The two women were visiting family in southern Lebanon just before Hezbollah guerrillas took two Israeli soldiers captive. She and her elderly parents were trapped in Nabatiyeh as the Israeli shelling intensified. Their neighbors urged them to wait for calm, but it didn't come.

"Every day we waited, and it got worse and worse," Abdellah said. "Finally my husband and kids called and said, 'Do whatever it takes to get out of there.' "

Nobody wanted to take her north, she said -- the bombing was too fierce. Finally she talked a taxi driver into making the trip; she paid him $400 and packed her parents into the car. She doesn't know how the road was, she said, because she rode the whole way with her face pressed to her knees, crying.

"Every time I looked, I hid my face again," she said. "I didn't want to see anything."

It has been seven years since she last visited Lebanon.

"I won't come again," she said flatly. "I won't do it."

As the evacuation was stepped up, the White House notified congressional leaders of possible deployment of "combat-equipped U.S. military forces" to Lebanon and Cyprus to assist in the efforts. The War Powers Resolution requires such notification.

President Bush's letter said "a contingent of U.S. military personnel" had landed in Beirut on Sunday "to assist in planning and conducting the departure from Lebanon of U.S. Embassy personnel and citizens." More troops may be deployed "as necessary" to assist in the evacuation, the letter said.

Pentagon officials said the deployment was solely to aid in the rescue efforts, but added that they were studying supplemental rules of engagement in case the troops were attacked or became embroiled in the fighting.

The last major deployment of U.S. troops in Lebanon was in 1983, and ended after a suicide bombing of a U.S. military barracks in Beirut killed 241 Marines. Hezbollah is widely believed to have been involved.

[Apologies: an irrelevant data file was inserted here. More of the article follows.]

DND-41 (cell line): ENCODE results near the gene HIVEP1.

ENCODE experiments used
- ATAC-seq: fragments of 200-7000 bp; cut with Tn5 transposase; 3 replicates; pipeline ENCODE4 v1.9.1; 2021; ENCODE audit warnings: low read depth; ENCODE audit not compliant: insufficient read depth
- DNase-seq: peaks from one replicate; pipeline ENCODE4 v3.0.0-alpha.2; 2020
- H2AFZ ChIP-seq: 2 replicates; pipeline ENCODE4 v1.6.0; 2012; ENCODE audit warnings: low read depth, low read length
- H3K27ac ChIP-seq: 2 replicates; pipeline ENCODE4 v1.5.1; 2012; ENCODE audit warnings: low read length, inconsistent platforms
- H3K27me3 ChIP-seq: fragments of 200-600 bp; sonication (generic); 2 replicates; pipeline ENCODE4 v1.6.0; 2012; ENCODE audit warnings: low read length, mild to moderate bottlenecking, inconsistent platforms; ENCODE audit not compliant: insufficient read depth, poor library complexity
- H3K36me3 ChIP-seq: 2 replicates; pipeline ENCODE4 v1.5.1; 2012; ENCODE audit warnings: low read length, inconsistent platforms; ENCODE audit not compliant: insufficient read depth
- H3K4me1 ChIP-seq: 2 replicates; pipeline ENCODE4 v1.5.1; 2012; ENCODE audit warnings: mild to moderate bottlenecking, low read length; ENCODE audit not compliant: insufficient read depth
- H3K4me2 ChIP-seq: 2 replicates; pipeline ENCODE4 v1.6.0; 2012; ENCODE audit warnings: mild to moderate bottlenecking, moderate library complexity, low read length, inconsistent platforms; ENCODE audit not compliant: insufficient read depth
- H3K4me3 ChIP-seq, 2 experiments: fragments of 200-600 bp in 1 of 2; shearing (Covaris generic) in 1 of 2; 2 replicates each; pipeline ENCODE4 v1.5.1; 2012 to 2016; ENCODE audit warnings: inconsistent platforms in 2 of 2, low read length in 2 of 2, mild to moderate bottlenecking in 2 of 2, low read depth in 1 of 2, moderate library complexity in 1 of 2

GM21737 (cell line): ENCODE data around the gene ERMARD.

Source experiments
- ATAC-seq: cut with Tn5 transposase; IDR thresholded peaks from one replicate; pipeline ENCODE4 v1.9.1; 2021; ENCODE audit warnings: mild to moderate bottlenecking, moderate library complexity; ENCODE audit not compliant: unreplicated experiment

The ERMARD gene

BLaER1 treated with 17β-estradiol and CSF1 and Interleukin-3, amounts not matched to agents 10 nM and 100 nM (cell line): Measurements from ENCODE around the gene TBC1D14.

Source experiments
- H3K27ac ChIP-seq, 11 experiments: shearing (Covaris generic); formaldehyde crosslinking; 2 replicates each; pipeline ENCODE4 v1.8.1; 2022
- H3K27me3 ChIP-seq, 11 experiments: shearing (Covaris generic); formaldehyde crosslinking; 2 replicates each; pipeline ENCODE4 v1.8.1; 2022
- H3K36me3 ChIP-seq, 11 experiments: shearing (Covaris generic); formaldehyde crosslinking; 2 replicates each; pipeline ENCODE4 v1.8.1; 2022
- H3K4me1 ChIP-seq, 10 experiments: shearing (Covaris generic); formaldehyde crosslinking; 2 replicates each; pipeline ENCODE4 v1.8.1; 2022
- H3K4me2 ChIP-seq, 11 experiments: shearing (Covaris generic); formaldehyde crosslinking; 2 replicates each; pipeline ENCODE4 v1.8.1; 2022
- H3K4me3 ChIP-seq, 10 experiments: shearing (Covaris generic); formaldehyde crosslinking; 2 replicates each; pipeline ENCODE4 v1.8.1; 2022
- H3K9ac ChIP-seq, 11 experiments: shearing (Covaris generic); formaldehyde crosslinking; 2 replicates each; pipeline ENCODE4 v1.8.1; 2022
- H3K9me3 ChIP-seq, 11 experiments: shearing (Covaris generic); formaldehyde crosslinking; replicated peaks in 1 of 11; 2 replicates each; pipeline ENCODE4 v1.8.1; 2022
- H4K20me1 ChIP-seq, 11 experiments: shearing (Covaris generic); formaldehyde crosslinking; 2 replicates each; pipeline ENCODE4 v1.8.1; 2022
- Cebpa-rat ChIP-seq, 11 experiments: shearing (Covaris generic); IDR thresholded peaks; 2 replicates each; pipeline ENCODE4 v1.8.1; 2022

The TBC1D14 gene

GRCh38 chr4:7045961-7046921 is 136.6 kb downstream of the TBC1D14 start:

The U.S. has been criticized for a delay in organizing the evacuation of American citizens in Lebanon, estimated at about 25,000.

But military officials defended the pace. "This is a war zone, we have to get it right the first time," said Brig. Gen. Michael Barbero, deputy director of regional operations for the Joint Chiefs of Staff. "We're not going to rush to failure."

The U.S. efforts did not begin until the Navy destroyer Gonzalez, equipped with a sophisticated antimissile radar system, arrived in the region. It was followed Wednesday by a second Aegis radar-equipped guided-missile destroyer, the Barry.

Because of the sensitivity of intelligence on threats to U.S. ships in the region, Pentagon officials declined to comment on whether Hezbollah's new anti-ship capabilities -- one of its rockets struck and almost sank an Israeli naval vessel -- were a direct factor in the pace of the evacuation mission.

Neuman reported from Washington and Stack from Beirut. Times staff writer Peter Spiegel in Washington contributed to this report.